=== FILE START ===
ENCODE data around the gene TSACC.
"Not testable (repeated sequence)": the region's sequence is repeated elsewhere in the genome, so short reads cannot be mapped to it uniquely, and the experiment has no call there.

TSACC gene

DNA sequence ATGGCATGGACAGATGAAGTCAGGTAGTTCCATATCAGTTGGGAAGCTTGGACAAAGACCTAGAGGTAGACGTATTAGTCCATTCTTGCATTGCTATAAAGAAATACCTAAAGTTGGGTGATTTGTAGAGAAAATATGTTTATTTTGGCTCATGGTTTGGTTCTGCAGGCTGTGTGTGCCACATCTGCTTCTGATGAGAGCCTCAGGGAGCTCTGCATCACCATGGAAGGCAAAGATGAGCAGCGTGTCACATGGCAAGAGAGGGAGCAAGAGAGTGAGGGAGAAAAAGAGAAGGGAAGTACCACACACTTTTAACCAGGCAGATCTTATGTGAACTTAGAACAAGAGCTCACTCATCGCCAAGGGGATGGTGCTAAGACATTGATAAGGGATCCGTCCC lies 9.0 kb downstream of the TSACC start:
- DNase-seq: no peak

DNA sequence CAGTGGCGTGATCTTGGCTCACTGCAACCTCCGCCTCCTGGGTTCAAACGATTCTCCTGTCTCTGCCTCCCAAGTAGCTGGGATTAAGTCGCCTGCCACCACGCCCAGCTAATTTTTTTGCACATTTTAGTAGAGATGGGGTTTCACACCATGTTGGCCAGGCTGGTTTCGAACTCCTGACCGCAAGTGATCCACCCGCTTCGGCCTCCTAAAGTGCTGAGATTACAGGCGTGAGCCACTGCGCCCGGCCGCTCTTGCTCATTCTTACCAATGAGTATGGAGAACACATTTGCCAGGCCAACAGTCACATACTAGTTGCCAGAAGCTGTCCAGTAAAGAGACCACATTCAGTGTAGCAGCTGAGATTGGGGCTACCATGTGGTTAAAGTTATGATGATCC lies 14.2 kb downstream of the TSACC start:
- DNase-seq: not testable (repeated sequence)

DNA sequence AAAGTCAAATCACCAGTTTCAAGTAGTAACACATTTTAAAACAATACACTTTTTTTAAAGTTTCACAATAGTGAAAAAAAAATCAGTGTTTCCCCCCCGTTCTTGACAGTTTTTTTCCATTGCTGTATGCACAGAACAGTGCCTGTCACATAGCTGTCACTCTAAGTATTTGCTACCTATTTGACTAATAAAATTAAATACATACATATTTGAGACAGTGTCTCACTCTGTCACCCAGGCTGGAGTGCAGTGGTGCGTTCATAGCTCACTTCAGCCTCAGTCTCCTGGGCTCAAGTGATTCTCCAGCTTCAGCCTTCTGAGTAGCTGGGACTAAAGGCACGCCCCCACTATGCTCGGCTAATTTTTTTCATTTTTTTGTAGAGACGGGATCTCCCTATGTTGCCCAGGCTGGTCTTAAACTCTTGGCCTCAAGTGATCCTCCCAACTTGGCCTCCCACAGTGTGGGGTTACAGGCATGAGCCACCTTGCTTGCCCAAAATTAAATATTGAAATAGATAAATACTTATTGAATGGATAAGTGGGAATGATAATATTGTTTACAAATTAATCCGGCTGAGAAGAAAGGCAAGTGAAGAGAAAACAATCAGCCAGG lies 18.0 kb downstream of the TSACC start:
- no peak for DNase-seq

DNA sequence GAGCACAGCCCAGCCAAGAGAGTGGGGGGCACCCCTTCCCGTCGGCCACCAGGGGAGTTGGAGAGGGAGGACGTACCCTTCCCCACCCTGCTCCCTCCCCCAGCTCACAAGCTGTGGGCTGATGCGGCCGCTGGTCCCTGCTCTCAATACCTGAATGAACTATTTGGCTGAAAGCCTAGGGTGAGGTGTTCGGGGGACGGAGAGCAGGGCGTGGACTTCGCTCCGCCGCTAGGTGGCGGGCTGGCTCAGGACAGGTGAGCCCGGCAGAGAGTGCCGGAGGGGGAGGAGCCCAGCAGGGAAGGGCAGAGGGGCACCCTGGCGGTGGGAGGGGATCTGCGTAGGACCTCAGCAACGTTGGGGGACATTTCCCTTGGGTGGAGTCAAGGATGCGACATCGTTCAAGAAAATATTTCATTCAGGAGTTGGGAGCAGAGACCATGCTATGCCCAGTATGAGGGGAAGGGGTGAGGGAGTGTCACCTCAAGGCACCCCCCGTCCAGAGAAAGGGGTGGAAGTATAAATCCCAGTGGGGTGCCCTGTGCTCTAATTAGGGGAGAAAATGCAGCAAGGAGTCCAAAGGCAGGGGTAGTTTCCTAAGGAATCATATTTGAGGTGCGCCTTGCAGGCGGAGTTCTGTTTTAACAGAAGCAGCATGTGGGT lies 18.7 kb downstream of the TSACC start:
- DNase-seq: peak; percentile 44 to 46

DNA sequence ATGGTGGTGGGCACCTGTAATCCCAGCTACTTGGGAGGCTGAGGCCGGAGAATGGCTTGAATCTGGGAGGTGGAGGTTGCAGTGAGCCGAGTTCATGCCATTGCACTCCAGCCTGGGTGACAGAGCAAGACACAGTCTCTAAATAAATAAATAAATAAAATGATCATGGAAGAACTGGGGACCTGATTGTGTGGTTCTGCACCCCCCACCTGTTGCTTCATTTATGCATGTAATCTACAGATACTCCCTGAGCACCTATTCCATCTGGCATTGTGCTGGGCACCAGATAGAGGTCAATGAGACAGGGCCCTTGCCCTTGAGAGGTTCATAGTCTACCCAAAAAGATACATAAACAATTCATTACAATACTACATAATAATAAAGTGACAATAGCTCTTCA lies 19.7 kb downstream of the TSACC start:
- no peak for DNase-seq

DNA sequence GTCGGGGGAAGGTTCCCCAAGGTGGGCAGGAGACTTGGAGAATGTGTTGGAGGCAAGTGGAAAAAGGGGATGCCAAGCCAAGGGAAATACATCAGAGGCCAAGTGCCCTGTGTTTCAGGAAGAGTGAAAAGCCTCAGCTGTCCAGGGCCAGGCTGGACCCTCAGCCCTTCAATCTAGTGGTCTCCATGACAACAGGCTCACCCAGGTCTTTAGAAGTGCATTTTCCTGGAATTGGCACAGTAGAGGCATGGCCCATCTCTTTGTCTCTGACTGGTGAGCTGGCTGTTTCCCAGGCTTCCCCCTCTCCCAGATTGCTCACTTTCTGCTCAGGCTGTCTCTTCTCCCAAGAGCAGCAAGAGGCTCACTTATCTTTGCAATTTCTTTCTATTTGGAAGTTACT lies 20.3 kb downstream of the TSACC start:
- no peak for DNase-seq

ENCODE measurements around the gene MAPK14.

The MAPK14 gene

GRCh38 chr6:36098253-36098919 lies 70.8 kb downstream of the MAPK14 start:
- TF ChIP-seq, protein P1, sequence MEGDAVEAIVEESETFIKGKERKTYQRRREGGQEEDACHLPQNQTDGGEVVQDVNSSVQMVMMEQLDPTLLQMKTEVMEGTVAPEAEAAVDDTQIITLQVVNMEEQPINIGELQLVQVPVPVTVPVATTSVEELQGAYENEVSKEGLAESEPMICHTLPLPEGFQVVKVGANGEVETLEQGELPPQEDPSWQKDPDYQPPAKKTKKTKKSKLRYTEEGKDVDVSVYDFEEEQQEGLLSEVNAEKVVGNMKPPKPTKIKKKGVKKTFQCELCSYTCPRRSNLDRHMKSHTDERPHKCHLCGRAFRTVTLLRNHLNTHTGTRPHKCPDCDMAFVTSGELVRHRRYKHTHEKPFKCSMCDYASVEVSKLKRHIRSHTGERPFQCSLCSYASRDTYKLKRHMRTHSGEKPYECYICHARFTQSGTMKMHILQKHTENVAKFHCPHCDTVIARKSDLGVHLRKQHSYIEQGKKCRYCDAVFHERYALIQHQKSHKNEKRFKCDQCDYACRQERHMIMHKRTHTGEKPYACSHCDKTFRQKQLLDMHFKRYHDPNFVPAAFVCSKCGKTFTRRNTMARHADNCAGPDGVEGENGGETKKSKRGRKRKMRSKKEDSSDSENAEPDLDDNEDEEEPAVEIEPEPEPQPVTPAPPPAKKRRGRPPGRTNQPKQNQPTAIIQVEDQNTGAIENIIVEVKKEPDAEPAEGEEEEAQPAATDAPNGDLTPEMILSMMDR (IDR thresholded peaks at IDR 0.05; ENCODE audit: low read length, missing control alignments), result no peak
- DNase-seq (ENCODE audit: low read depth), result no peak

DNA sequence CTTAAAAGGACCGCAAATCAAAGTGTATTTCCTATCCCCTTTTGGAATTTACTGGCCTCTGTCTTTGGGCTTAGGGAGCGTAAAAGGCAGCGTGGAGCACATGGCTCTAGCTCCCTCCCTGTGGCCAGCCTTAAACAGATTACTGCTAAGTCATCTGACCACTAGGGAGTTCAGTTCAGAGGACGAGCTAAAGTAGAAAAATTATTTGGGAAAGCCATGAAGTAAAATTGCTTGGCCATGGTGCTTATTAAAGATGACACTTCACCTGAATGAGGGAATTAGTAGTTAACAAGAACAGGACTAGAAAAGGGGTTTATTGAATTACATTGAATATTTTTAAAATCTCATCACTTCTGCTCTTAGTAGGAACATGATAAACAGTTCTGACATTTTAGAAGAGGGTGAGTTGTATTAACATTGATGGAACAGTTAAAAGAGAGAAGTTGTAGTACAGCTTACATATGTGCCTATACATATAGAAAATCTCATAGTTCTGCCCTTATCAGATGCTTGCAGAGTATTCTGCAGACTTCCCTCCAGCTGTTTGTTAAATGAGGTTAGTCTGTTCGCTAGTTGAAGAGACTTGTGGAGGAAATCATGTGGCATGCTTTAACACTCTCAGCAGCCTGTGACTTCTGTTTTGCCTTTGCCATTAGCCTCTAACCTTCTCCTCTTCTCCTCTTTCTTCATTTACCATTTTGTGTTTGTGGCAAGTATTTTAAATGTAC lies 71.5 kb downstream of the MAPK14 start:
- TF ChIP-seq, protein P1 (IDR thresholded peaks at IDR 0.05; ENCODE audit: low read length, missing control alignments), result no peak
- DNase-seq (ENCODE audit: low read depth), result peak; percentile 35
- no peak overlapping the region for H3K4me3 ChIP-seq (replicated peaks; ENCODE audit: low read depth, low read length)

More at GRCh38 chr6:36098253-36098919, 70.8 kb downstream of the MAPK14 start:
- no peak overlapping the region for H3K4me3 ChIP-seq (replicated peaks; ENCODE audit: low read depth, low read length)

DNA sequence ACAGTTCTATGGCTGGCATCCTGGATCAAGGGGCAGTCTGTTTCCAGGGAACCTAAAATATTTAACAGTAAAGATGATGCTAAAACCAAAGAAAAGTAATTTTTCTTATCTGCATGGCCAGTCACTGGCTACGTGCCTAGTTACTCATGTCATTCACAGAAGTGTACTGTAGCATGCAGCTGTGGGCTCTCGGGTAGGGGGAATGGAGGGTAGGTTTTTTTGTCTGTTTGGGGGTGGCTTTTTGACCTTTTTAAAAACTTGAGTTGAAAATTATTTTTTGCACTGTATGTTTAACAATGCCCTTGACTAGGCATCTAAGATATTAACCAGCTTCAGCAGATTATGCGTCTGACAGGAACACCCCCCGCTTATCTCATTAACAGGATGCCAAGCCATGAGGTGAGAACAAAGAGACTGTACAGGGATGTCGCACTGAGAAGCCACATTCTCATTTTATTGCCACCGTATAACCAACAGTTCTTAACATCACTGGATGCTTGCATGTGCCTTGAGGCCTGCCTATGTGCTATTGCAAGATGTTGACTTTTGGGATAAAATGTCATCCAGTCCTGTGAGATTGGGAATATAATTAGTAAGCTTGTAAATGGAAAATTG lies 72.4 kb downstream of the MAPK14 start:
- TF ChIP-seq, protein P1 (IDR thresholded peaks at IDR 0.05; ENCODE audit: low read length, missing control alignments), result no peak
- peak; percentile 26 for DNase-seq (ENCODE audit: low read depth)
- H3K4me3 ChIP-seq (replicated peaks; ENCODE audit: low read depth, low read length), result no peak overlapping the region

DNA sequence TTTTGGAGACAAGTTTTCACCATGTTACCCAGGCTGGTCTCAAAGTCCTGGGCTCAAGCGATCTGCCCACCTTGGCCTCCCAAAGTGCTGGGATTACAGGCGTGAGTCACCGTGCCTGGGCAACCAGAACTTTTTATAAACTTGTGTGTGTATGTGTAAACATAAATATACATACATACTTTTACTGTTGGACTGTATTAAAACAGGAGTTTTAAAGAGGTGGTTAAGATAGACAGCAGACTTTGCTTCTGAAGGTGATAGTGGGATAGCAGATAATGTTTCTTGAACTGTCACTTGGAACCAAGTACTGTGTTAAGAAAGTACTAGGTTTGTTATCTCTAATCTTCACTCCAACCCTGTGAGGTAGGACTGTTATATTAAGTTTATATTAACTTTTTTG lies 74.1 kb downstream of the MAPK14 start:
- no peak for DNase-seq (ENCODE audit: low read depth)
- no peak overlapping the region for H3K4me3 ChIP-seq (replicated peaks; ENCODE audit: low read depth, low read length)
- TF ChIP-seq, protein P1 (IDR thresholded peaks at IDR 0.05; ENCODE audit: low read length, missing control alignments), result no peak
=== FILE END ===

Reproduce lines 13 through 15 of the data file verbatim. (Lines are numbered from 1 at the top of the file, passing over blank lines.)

- no peak for DNase-seq

DNA sequence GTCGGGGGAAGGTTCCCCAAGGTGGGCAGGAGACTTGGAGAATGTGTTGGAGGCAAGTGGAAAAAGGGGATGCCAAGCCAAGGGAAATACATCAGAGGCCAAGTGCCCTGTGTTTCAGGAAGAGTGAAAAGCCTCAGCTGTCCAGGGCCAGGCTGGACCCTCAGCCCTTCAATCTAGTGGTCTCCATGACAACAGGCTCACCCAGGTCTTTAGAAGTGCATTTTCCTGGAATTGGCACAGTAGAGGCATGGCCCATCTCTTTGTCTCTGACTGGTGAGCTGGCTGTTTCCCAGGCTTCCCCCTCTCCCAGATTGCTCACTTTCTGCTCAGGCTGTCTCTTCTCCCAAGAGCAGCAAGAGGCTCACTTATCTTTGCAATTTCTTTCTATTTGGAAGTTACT lies 20.3 kb downstream of the TSACC start:
- no peak for DNase-seq